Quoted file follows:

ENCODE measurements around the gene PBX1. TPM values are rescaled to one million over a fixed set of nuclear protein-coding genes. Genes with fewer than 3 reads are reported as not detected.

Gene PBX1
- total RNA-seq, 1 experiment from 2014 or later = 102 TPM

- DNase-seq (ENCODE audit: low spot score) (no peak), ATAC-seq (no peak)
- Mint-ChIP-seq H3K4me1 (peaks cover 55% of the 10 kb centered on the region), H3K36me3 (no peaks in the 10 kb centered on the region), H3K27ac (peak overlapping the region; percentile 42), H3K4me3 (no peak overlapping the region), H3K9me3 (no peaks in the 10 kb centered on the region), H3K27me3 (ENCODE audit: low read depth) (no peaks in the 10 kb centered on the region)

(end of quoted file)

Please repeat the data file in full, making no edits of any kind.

ENCODE measurements around the gene PBX1. TPM values are rescaled to one million over a fixed set of nuclear protein-coding genes. Genes with fewer than 3 reads are reported as not detected.

Gene PBX1
- total RNA-seq, 1 experiment from 2014 or later = 102 TPM

- DNase-seq (ENCODE audit: low spot score) (no peak), ATAC-seq (no peak)
- Mint-ChIP-seq H3K4me1 (peaks cover 55% of the 10 kb centered on the region), H3K36me3 (no peaks in the 10 kb centered on the region), H3K27ac (peak overlapping the region; percentile 42), H3K4me3 (no peak overlapping the region), H3K9me3 (no peaks in the 10 kb centered on the region), H3K27me3 (ENCODE audit: low read depth) (no peaks in the 10 kb centered on the region)